Kiss rocker Gene Simmons back in Israel after 51 years

The Israeli-born superstar calls boycotting artists "idiots," says "there ain't no place like Israel on Earth."

gene simmons KISS 311 (photo credit: REUTERS )
gene simmons KISS 311
(photo credit: REUTERS )
Over half a century after leaving Israel as the impoverished nine-year-old son of an Auschwitz death camp survivor, Chaim Witz returned to his birth country this week under different circumstances – as mega-millionaire rock star and TV personality Gene Simmons.
“It’s amazing to be back here,” said the outspoken 61- year-old co-founder of rock legend Kiss on Tuesday in Jerusalem’s David Citadel Hotel, where his entourage has taken over eight rooms.
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Simmons is here with his long-time companion Shannon Tweed and their son Nick to film episodes of their US reality show, Gene Simmons Family Jewels.
“One thing that’s striking is that I never remember seeing so many yarmulkes here. It’s all of a sudden teeming with hassidim – hassidim, but I don’t believe ’em,’ said Simmons, like a rapper. “I’m used to Israel as a secular place where people just are Israelis.
I much prefer it as a modern, not-so-archaic-looking place.”
Simmons is still adept at the Hebrew he learned as a child and responded in a broad American accent to a question of whether he still spoke the language, “Ken, aval shahachti hatzi hasafa (Yes, but I’ve forgotten half the language).”
An imposing figure with a mane of black hair, a dark sports coat and sunglasses, Simmons moves more slowly than in the days when he was regularly breathing fire and spitting theatrical blood onstage as the front man and bassist for Kiss, rock’s biggest spectacle in the 1970s.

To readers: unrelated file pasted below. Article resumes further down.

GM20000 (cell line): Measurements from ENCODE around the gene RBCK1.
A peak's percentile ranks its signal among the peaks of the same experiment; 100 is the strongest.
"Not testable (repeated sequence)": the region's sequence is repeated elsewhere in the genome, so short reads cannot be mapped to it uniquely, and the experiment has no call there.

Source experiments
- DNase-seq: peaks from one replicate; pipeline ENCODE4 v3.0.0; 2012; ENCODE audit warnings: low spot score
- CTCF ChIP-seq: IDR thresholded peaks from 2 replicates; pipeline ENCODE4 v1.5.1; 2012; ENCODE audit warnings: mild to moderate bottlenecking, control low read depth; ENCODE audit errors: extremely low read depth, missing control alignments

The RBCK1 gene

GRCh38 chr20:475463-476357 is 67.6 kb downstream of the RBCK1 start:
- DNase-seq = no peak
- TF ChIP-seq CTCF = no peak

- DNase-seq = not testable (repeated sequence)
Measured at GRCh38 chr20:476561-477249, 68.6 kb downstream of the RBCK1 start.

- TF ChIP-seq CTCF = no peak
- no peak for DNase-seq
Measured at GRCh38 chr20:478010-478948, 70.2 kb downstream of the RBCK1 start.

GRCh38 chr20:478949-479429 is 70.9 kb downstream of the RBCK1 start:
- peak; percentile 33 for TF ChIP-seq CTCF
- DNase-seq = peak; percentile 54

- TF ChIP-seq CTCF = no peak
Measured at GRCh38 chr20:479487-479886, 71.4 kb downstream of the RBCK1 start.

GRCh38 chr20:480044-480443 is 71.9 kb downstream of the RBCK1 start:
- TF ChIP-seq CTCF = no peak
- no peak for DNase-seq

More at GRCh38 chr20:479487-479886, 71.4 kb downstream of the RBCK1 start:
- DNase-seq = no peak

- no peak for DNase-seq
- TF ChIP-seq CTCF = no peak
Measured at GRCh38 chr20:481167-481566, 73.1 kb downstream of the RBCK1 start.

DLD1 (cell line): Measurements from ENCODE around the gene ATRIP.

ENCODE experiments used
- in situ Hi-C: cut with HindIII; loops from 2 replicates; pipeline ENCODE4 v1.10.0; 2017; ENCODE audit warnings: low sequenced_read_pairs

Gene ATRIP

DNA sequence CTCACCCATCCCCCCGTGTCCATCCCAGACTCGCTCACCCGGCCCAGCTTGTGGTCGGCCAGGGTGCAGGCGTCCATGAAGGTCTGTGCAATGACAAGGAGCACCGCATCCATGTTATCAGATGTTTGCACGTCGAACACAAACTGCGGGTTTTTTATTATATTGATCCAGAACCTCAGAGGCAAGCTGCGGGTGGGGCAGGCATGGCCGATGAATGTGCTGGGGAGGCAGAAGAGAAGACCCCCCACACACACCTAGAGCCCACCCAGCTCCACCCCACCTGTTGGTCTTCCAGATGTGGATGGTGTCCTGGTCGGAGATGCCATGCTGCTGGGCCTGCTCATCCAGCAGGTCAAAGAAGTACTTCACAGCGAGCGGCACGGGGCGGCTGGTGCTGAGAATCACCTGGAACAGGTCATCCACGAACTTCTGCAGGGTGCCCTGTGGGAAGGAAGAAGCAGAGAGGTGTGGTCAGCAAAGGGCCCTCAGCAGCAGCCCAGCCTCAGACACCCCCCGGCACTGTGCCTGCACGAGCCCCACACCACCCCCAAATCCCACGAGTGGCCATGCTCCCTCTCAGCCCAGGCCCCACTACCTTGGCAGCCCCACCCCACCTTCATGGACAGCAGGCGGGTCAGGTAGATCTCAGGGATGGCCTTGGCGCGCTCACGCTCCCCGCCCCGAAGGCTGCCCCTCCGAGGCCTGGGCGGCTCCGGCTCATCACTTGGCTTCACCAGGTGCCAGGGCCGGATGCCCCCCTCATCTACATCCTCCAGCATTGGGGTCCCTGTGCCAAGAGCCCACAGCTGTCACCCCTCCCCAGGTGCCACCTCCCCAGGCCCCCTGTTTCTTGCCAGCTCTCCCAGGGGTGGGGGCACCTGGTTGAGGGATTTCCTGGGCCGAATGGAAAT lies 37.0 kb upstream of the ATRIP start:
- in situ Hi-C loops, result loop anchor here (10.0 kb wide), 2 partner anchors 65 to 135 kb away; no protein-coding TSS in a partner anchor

But even without the sci-fi makeup, the exceptionally long tongue on display and the 10-inch platform shoes that undoubtedly created a superhuman effect onstage, he still possesses the magnetism that’s helped his group sell 100 million records, continue to draw sellout crowds and forge a multimillion-dollar business empire complete with Kiss video games, comics and even a credit card.
Simmons’ rags-to-riches story had a particularly difficult beginning as his father, a carpenter in Tirat Carmel, was barely able to eke out a living for his wife and son.
When Simmons’ Hungarian-born mother Flora left her husband and moved with the young Witz to Jackson Heights, Queens in 1960 in pursuit of the American dream, they were not far removed from the European nightmare the family had experienced in the Holocaust.
Imprisoned at Auschwitz at age 14, Flora saw her mother, grandmother and almost all of her family go the gas chambers, but it was a story that Simmons, who changed his name to Gene Klein in the US and eventually to Simmons, didn’t hear until much later.
“When I was growing up, my mother hardly ever talked to me about Nazi Germany and the concentration camps because she didn’t want to upset me, and I hardly ever asked her about it,” said Simmons.
“But over the years, I started to learn more about it and about how my entire family was killed and how my mother saw her mother go with her grandmother to the gas chambers.”
Even though he had never returned to Israel until this week, Simmons has always been an ardent supporter of the country, most recently sending a televised message to an IDF soldier (and Kiss fan) wounded during the 2006 war with Hezbollah, in which he called the soldier a “hero.”
Although Kiss has never appeared in Israel, Simmons dismissed other entertainers who have chosen to boycott the country as “idiots.”
“As an American, there’s no choice but to be supportive of Israel,” he said. “This is the Holy Land, and it’s no secret that everybody in America perceives Israel as its only real friend in the Middle East – who else are you going to rely on? “So when Israelis get touchy because – oops – somebody criticized them, they have to remember that Americans are used to criticizing everybody.